Ajay Agrawal, Joshua Gans, Catherine Tucker, and I recently hosted the third NBER Conference in the Economics of Artificial Intelligence in Toronto. The conference provides a place for scholars from different fields of economics to discuss the implications of the rise of AI. The fields this year included macro, labor, theory, development, mechanism design, econometrics, industrial organization, finance, and health. Below, I summarize some ideas that I saw for the first time at this year’s conference.
- Mara Lederman described the key role of economists in AI research [more video from the conference coming soon]. As economists, our comparative advantage is understanding how technology will change equilibrium outcomes. It is not in horse-racing different prediction technologies. In the context of recent advances in AI, better prediction will affect decision-making. The core questions are whether upgrades to prediction technology change equilibrium outcomes, and how this will affect welfare.
- Skill-biased technical change has created a puzzle. David Autor highlighted that a direct implication of our models of technical change is that should be developing new tasks for unskilled men. Generally, that isn’t happening. The few places where it is happening, such as Uber, are not widely appreciated as a new opportunity for work for a group that has experienced a deterioration of employment prospects since the 1980s.
- Patrick Francois emphasized that the Acemoglu-Restrepo-Autor task-based model of automation and AI has become the canonical framework for understanding the impact of AI. This set up a debate later in the day, starting with Tim Bresnahan’s discussion of the flaws in the task-based model for understanding the bigger picture. The strengths and weaknesses of the task-based model become clear. It helps understand labor demand, but provides little insight into competition between production systems.
- Regulating AI is difficult. How can a government bureaucracy keep up with rapid changes in technology? Gillian Hadfield and Jack Clark suggested competitive private regulators, that are themselves regulated by the government. While there were plenty of questions about the details of how this would work (avoiding regulatory capture, ensuring the government still had sufficient expertise, etc.), it struck me as a new approach that bears unpacking.
- Keynote speakers Steve Jurvetson and Jack Clark both emphasized the importance of increased computing power in driving technical advances, rather than algorithms or data per se. The central role of computation creates challenges, particularly for less well-resourced firms and researchers. While economists have been debating economies of scale in data, it might be economies of scale in computation that generate market concentration and market power.
- At least since the Lucas critique, econometricians have emphasized how pure prediction fails in the presence of strategic behavior. As Bjorkegren and Blumenstock explained, there are two approaches to addressing this. The “Silicon Valley” approach of opacity and continual retraining and a mechanism design approach of finding a manipulation-robust (or equilibrium-focused) prediction tool. They showed the feasibility of operating a manipulation-robust tool in a large field experiment in Kenya.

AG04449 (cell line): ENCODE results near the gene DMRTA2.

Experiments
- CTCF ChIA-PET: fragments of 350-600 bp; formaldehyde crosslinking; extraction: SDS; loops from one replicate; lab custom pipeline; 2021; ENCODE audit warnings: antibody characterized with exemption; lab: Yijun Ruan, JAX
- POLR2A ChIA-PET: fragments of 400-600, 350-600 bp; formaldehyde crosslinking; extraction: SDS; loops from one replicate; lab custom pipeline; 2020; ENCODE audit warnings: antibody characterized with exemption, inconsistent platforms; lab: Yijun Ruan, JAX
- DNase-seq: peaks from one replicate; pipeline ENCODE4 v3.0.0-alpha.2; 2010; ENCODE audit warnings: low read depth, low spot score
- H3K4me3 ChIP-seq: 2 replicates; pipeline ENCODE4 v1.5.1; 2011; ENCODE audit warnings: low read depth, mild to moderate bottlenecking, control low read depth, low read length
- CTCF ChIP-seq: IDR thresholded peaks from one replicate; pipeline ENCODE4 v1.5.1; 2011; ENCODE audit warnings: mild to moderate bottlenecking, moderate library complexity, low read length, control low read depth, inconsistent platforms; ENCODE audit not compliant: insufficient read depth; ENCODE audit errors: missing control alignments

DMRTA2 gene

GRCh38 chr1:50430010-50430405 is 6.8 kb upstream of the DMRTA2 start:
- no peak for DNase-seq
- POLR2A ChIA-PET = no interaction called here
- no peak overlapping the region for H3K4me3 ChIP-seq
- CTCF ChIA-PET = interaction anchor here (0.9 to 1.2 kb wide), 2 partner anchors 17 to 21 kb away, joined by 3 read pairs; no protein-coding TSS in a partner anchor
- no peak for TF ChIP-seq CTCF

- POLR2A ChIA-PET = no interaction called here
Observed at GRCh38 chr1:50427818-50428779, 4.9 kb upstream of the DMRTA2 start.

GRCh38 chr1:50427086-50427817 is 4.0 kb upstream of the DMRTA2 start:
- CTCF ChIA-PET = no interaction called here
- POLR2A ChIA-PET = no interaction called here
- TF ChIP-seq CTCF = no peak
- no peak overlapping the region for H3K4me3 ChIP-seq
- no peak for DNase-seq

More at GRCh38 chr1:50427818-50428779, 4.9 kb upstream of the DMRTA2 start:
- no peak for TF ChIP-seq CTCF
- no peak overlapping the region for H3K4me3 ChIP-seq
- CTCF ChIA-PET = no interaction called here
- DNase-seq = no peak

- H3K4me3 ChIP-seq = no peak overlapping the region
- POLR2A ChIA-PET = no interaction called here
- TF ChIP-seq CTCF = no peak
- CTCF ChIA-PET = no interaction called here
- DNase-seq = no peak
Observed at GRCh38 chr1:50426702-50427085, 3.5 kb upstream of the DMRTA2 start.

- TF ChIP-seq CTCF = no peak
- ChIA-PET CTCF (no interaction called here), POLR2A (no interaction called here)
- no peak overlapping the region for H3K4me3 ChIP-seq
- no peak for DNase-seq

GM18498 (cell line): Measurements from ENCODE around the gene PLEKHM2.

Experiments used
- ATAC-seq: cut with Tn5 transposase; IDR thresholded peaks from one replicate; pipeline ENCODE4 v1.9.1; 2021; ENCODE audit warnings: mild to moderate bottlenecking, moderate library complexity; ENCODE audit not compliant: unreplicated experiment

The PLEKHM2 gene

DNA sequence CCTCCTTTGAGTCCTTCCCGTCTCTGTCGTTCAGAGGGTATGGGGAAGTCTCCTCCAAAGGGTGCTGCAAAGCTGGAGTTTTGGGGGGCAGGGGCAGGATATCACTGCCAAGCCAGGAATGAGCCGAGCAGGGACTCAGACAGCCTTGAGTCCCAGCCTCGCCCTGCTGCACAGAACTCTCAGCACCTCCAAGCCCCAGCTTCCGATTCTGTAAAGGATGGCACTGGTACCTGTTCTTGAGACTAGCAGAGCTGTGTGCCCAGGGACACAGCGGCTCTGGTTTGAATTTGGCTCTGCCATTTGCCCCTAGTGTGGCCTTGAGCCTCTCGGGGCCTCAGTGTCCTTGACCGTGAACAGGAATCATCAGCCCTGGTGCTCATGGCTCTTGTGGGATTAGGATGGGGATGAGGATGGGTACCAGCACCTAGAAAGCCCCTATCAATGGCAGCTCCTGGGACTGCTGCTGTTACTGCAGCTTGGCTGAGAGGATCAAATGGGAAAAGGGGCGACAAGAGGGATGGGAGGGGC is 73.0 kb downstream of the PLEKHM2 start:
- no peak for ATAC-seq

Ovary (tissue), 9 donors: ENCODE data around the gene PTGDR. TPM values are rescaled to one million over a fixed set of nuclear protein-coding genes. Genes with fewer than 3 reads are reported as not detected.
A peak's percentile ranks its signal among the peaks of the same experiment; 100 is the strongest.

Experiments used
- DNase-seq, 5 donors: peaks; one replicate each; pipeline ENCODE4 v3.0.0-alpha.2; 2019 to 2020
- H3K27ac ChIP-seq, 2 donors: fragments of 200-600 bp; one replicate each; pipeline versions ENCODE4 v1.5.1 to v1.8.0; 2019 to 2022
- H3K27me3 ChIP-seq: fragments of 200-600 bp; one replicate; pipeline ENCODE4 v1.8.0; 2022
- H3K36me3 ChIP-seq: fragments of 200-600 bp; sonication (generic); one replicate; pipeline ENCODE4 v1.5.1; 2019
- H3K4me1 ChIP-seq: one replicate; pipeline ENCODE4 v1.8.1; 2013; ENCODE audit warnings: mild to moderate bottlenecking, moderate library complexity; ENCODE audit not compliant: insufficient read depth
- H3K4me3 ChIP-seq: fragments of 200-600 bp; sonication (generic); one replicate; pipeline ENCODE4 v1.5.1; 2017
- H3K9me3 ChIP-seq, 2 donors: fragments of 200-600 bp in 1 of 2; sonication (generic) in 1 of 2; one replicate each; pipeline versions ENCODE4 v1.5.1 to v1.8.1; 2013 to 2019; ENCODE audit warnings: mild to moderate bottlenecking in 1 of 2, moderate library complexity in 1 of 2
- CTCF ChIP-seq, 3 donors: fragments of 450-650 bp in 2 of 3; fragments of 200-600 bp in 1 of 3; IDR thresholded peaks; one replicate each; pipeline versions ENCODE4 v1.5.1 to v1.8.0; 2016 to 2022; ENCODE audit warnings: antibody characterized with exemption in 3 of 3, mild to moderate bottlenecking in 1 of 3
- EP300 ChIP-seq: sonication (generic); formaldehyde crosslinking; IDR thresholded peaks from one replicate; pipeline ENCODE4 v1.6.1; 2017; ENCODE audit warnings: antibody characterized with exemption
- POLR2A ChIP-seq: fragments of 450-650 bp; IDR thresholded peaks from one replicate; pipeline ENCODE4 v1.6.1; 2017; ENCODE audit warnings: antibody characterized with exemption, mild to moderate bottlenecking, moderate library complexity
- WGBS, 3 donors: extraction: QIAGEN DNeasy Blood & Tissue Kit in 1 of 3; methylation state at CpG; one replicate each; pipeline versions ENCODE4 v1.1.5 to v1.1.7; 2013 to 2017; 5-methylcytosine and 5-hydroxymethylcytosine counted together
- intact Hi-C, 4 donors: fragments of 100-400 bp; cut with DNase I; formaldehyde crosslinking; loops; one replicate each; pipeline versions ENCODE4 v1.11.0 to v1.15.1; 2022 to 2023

- Any understanding of the impact of technology will centre on substitutes and complements. Complements can, in turn, complement each other. Daniel Rock argued that TensorFlow was a complement to the skills of AI workers that increased the value of firms that employed those workers. TensorFlow shifted power in industry by opening up computation and algorithms to a wider set of skilled workers.
- How has AI changed the role of skilled workers? Jillian Grennan examined equity analysts. She showed that equity analysts are getting worse as AI diffuses into finance. It isn’t that AI is making them worse at their jobs. Instead, the best analysts are quitting to do other things. It seems those analysts that remain in what seems like a job with relatively low future prospects are those with worse outside options. I think this paper gives us a great window into understanding how AI might change the prospects of high skilled workers. Michael Webb has shown us many well-paid jobs involve prediction tasks. Grennan’s work gives us a sense of which workers will adapt to the changes and which might be left behind.
- Jonathan Kolstad showed that AI (as a decision support tool) could dramatically improve health insurance plan choices. In the discussion, a critique arose that it wasn’t a generic AI, but an AI built by several of the world’s top health economists. In other words, it wasn’t a statement about a generic AI, but of the expertise of the research team. In my view, this wasn’t a critique. It clarified one possible advantage of AI: It can scale the decisions of the most skilled people in a profession.
Just a few observations from a very stimulating couple of days. Video full of the conference will be posted shortly. Looking forward to next year!